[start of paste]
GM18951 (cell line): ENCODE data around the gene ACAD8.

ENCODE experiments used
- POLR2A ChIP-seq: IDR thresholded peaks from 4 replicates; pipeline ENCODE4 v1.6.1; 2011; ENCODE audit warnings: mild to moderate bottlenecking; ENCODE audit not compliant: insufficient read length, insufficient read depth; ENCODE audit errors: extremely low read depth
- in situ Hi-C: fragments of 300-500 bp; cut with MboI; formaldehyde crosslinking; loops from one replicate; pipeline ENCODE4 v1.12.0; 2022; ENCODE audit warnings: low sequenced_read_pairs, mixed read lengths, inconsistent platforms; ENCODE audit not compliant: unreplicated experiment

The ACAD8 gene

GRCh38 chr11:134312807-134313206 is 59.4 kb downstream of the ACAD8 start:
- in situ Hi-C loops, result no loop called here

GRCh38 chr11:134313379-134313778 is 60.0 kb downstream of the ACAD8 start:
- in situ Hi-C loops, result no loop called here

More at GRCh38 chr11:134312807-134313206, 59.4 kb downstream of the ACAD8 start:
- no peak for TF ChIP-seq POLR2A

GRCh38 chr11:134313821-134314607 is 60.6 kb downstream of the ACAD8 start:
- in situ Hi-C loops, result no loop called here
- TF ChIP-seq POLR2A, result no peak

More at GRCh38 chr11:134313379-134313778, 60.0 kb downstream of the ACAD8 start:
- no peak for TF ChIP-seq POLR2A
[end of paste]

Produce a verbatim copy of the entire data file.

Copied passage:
GM18951 (cell line): ENCODE data around the gene ACAD8.

ENCODE experiments used
- POLR2A ChIP-seq: IDR thresholded peaks from 4 replicates; pipeline ENCODE4 v1.6.1; 2011; ENCODE audit warnings: mild to moderate bottlenecking; ENCODE audit not compliant: insufficient read length, insufficient read depth; ENCODE audit errors: extremely low read depth
- in situ Hi-C: fragments of 300-500 bp; cut with MboI; formaldehyde crosslinking; loops from one replicate; pipeline ENCODE4 v1.12.0; 2022; ENCODE audit warnings: low sequenced_read_pairs, mixed read lengths, inconsistent platforms; ENCODE audit not compliant: unreplicated experiment

The ACAD8 gene

GRCh38 chr11:134312807-134313206 is 59.4 kb downstream of the ACAD8 start:
- in situ Hi-C loops, result no loop called here

GRCh38 chr11:134313379-134313778 is 60.0 kb downstream of the ACAD8 start:
- in situ Hi-C loops, result no loop called here

More at GRCh38 chr11:134312807-134313206, 59.4 kb downstream of the ACAD8 start:
- no peak for TF ChIP-seq POLR2A

GRCh38 chr11:134313821-134314607 is 60.6 kb downstream of the ACAD8 start:
- in situ Hi-C loops, result no loop called here
- TF ChIP-seq POLR2A, result no peak

More at GRCh38 chr11:134313379-134313778, 60.0 kb downstream of the ACAD8 start:
- no peak for TF ChIP-seq POLR2A